Visit various beaches scattered around this island. Stroll along the enchanting passages and hills of its villages.
Roman vestiges are scattered among the pristine beaches and quaint port of Isola del Giglio. Most of the island is covered in forests, alongside charming sections developed for vacationers. Enjoy the slower pace of life as you peruse the boutiques and cafés hidden in the quaint alleys and streets.
Upon arrival, note the hints of the old Roman harbor at Giglio Port on the island’s eastern coast. Appreciate the quaint setting, with colorful houses scattered around the port. Visit the remains of the Roman villa of Domitius Ahenobarbus. Gaze up at the two lighthouses and the Saracen Tower. Go shopping and stay into the night, when bars and restaurants become most active.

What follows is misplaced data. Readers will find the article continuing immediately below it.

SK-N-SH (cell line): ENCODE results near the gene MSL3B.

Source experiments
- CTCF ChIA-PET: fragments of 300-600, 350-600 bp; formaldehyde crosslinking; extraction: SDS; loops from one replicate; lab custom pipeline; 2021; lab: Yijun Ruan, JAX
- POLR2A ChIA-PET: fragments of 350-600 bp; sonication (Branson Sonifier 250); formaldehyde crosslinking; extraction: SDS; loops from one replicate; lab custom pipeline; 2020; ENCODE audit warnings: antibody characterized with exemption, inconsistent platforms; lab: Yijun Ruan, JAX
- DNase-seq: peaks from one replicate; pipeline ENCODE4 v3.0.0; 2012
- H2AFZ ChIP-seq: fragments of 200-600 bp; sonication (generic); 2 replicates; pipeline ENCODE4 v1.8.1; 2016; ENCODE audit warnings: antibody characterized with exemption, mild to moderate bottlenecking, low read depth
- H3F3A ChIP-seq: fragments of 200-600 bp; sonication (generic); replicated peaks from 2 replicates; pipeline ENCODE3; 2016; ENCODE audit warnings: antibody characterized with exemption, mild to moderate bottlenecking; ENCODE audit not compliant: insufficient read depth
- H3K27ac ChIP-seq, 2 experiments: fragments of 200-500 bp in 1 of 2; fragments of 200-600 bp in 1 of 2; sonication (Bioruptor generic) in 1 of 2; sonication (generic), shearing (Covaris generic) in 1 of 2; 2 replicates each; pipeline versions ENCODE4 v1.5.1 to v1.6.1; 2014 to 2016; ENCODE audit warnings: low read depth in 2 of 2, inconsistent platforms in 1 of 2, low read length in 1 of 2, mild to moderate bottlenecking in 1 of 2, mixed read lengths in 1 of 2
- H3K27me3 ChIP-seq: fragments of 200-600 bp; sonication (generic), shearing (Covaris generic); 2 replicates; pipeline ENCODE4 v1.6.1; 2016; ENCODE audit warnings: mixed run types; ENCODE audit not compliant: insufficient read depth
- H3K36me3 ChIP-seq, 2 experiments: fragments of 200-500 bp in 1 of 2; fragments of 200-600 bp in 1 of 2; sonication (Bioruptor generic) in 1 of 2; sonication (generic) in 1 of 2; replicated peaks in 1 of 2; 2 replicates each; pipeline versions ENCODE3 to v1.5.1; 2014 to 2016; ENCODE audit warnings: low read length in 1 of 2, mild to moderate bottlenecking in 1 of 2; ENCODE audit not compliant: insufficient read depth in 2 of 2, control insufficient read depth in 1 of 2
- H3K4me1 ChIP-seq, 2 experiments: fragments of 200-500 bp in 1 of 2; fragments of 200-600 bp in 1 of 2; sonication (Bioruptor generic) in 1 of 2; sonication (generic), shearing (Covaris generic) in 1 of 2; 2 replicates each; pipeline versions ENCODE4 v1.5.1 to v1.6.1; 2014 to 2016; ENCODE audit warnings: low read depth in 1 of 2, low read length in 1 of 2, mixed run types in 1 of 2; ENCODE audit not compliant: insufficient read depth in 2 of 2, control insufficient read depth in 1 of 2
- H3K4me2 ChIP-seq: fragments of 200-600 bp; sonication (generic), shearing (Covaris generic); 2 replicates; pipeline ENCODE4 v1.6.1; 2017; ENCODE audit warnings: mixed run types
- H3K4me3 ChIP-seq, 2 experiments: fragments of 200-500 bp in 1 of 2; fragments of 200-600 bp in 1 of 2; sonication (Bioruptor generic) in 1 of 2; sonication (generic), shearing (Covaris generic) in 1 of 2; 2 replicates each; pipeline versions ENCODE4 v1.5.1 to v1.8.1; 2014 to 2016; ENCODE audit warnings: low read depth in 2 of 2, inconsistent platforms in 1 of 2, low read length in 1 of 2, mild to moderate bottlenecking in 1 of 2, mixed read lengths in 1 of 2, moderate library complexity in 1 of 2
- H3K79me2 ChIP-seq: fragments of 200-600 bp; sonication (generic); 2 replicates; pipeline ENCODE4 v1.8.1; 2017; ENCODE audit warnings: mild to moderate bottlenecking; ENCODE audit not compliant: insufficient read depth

Northwest of the port is the village of Giglio Castello, surrounded by medieval defense walls. Marvel at the views of the sea and green hills from the San Pietro Apostolo Church, which contains a 16th-century ivory crucifix among other intriguing historical objects.
Continue west to the coast and find a picnic spot near the roar of the sea in Campese Beach. Although it is considered the newer part of the island, it is home to the 16th-century Campese Tower. Watch the spellbinding sunset over the horizon as the sky turns red. Dive in the warm, clear sea with one of the island scuba operators.
The island is off Italy’s western coast, between the mainland and Corsica. A part of the Tuscan Archipelago, the islet lies within the Arcipelago Toscano National Park. Strict rules dictate limited vehicles on the island, so it is wise to ride a passenger ferry from Porto Santo Stefano in Monte Argentario. Fly to Pisa International Airport and take a bus to reach the port city.
The area has a Mediterranean climate with hot summers and mild winters. Isola del Giglio offers scenic views of hilly forests and a sparkling sea to complement its historic port and beaches.